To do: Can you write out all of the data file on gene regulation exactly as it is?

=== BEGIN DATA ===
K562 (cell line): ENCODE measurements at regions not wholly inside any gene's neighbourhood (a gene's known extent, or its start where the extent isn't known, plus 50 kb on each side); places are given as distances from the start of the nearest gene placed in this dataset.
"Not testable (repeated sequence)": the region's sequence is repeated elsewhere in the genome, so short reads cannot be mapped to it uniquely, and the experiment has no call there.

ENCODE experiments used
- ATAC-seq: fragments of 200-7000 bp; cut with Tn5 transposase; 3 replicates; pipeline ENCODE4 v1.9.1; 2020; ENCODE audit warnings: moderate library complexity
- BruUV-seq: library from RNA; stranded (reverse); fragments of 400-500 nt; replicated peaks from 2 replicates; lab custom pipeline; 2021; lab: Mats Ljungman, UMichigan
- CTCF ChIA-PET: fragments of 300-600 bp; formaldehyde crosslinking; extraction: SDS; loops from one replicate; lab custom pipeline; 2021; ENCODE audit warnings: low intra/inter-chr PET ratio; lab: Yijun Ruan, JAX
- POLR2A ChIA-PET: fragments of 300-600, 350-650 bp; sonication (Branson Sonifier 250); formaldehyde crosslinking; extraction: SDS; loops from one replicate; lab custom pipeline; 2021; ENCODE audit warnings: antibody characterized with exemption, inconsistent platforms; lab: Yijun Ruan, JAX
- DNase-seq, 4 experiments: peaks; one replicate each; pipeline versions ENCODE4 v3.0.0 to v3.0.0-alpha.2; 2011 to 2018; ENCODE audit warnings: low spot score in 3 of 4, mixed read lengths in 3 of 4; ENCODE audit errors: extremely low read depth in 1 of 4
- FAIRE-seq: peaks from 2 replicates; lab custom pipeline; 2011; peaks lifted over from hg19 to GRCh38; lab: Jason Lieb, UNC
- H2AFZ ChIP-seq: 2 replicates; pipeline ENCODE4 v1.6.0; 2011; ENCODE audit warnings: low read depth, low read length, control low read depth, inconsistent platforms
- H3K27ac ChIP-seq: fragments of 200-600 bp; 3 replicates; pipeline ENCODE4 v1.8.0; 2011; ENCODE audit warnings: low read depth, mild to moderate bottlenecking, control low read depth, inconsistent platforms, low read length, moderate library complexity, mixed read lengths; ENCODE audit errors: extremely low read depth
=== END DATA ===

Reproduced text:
K562 (cell line): ENCODE measurements at regions not wholly inside any gene's neighbourhood (a gene's known extent, or its start where the extent isn't known, plus 50 kb on each side); places are given as distances from the start of the nearest gene placed in this dataset.
"Not testable (repeated sequence)": the region's sequence is repeated elsewhere in the genome, so short reads cannot be mapped to it uniquely, and the experiment has no call there.

ENCODE experiments used
- ATAC-seq: fragments of 200-7000 bp; cut with Tn5 transposase; 3 replicates; pipeline ENCODE4 v1.9.1; 2020; ENCODE audit warnings: moderate library complexity
- BruUV-seq: library from RNA; stranded (reverse); fragments of 400-500 nt; replicated peaks from 2 replicates; lab custom pipeline; 2021; lab: Mats Ljungman, UMichigan
- CTCF ChIA-PET: fragments of 300-600 bp; formaldehyde crosslinking; extraction: SDS; loops from one replicate; lab custom pipeline; 2021; ENCODE audit warnings: low intra/inter-chr PET ratio; lab: Yijun Ruan, JAX
- POLR2A ChIA-PET: fragments of 300-600, 350-650 bp; sonication (Branson Sonifier 250); formaldehyde crosslinking; extraction: SDS; loops from one replicate; lab custom pipeline; 2021; ENCODE audit warnings: antibody characterized with exemption, inconsistent platforms; lab: Yijun Ruan, JAX
- DNase-seq, 4 experiments: peaks; one replicate each; pipeline versions ENCODE4 v3.0.0 to v3.0.0-alpha.2; 2011 to 2018; ENCODE audit warnings: low spot score in 3 of 4, mixed read lengths in 3 of 4; ENCODE audit errors: extremely low read depth in 1 of 4
- FAIRE-seq: peaks from 2 replicates; lab custom pipeline; 2011; peaks lifted over from hg19 to GRCh38; lab: Jason Lieb, UNC
- H2AFZ ChIP-seq: 2 replicates; pipeline ENCODE4 v1.6.0; 2011; ENCODE audit warnings: low read depth, low read length, control low read depth, inconsistent platforms
- H3K27ac ChIP-seq: fragments of 200-600 bp; 3 replicates; pipeline ENCODE4 v1.8.0; 2011; ENCODE audit warnings: low read depth, mild to moderate bottlenecking, control low read depth, inconsistent platforms, low read length, moderate library complexity, mixed read lengths; ENCODE audit errors: extremely low read depth